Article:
Notices sorted by graduation date.
Houstoun Morgan Sadler (Educ ’60) of Rolling Meadows, Ill., died April 28, 2011. He served in the U.S. Air Force. At the University, he was a member of the Jefferson Literary and Debating Society. He moved to Miami to work with the Reynolds Metals Aluminum Co., where he stayed for nine years. Over the years, Mr. Sadler worked in the steel supply industry for Key Metals, Palmgren Tool and Die Company and Tomkenco. In the 1970s, he started Lumiweld, a company that sold Everweld, used to weld aluminum. Survivors include his wife, J. Ellen Sudler Sadler (Nurs ’65).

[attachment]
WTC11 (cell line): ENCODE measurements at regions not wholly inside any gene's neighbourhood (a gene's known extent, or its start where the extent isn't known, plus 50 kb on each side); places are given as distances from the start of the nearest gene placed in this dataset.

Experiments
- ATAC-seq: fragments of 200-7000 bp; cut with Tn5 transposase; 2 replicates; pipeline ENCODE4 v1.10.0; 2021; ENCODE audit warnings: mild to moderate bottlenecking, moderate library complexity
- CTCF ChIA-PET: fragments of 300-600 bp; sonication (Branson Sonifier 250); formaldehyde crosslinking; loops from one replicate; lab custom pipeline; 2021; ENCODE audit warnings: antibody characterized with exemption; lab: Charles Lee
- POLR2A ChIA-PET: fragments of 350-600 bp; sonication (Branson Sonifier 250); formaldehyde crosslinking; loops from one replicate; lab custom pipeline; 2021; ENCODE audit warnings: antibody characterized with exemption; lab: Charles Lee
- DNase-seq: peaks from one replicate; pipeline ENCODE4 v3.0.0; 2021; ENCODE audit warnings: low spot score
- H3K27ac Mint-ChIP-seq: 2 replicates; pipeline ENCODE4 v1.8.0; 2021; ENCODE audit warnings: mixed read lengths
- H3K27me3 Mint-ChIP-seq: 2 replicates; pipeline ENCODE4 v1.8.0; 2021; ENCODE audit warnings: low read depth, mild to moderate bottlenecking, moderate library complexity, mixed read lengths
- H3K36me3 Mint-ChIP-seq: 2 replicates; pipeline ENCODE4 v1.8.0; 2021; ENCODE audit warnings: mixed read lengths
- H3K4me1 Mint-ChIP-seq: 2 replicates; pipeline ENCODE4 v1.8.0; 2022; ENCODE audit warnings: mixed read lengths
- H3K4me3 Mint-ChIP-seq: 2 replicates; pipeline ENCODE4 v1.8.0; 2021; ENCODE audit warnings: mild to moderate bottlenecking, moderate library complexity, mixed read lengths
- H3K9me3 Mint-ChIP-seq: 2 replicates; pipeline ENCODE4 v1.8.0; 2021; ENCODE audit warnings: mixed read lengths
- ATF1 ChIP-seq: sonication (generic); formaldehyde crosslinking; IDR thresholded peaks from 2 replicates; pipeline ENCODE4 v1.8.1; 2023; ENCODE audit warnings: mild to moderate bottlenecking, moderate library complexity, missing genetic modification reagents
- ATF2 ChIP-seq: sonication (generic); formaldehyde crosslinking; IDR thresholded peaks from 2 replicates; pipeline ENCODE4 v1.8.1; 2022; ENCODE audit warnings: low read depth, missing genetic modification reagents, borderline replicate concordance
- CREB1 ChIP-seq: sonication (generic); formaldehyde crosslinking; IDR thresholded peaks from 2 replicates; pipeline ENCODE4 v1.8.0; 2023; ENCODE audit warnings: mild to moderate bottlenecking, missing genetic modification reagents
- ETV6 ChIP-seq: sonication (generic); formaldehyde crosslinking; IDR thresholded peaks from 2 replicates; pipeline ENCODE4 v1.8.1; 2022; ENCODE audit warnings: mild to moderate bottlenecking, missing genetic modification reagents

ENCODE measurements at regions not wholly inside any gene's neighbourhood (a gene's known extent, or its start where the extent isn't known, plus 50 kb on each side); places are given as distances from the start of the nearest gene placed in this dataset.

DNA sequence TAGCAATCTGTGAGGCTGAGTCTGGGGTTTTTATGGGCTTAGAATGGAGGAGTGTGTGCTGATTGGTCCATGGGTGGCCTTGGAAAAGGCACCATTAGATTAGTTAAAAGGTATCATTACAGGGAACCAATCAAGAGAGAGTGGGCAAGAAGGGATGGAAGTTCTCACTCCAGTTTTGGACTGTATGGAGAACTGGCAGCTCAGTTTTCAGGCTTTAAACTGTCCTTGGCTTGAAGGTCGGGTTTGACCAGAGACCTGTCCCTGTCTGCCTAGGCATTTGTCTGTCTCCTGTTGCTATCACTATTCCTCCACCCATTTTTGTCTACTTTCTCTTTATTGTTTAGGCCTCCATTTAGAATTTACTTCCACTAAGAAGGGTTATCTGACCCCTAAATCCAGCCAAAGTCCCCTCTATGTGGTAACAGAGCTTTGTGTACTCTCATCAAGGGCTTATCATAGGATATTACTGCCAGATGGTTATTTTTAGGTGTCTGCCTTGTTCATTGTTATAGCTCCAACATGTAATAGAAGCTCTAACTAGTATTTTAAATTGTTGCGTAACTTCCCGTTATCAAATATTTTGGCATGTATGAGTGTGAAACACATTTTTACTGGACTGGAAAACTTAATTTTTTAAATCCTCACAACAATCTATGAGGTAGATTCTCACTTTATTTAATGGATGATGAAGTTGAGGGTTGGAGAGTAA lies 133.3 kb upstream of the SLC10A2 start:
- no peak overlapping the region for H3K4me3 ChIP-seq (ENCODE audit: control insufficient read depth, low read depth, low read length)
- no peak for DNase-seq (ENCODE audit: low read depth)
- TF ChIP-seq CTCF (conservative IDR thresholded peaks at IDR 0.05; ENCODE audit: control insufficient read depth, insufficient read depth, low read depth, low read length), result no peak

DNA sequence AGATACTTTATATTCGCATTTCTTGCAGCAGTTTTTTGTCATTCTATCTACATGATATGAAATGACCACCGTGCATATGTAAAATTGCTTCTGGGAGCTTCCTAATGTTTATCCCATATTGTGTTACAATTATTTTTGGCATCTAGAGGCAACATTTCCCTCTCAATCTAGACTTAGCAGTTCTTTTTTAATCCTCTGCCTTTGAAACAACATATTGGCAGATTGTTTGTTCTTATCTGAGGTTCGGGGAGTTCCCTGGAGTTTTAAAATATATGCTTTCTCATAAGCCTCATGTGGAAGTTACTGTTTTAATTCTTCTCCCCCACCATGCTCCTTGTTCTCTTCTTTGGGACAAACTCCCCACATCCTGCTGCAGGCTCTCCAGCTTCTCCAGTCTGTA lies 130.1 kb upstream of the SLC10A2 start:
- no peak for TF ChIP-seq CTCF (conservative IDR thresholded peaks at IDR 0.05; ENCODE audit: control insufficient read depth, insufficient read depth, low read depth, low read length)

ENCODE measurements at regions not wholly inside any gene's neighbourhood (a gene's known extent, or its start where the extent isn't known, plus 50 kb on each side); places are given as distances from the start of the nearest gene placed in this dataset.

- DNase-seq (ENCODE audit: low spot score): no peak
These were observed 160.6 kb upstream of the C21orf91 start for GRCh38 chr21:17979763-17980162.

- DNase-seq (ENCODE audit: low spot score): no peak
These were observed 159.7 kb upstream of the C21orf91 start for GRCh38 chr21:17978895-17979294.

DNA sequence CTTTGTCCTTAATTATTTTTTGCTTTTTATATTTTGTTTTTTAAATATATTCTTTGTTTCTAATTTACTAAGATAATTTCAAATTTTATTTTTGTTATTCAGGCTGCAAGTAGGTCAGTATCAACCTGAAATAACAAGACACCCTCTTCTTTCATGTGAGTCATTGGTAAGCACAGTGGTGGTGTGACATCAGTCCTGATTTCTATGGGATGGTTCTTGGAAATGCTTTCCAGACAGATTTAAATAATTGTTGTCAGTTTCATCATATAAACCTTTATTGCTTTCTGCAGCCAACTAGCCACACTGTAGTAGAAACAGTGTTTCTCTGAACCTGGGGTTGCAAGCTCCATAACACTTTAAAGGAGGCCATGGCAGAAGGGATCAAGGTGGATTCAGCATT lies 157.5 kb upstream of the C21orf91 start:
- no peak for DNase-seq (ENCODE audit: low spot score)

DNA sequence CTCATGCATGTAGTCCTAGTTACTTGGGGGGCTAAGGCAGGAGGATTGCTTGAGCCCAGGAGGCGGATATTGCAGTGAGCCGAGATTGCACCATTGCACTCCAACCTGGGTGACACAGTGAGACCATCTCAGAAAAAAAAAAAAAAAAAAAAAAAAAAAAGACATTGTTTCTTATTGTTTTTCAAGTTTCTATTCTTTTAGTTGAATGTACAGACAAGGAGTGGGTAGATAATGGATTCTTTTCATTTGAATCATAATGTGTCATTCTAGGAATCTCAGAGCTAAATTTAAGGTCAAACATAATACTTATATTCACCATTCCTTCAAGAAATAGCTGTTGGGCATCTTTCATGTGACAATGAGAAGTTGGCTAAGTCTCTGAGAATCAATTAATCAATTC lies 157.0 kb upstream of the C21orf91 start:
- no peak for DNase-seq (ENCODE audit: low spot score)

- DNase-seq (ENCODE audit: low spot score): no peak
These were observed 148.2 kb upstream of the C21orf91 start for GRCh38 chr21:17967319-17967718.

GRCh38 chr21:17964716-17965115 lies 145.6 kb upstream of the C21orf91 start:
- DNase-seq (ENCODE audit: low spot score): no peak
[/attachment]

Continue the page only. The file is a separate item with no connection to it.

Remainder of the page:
James M. Yankovich (Educ ’61) of Williamsburg, Va., died May 25, 2011. Mr. Yankovich’s early career included roles as a teacher, guidance counselor and assistant superintendent in Virginia and Michigan. He went on to serve as an assistant professor, associate professor and dean of academic affairs at the University of Michigan at Flint. He later joined the faculty at William and Mary as dean and professor in its school of education in 1974, serving as its dean until 1983. He served on the board of Thomas Nelson Community College, as well as on various civic committees. He received a number of awards for his work, including the Award of Appreciation from the Virginia Association of Colleges of Teacher Education. He later received the Thomas Jefferson Award, given annually to a member of the William and Mary family. After retirement, he chaired the Crossroads Project.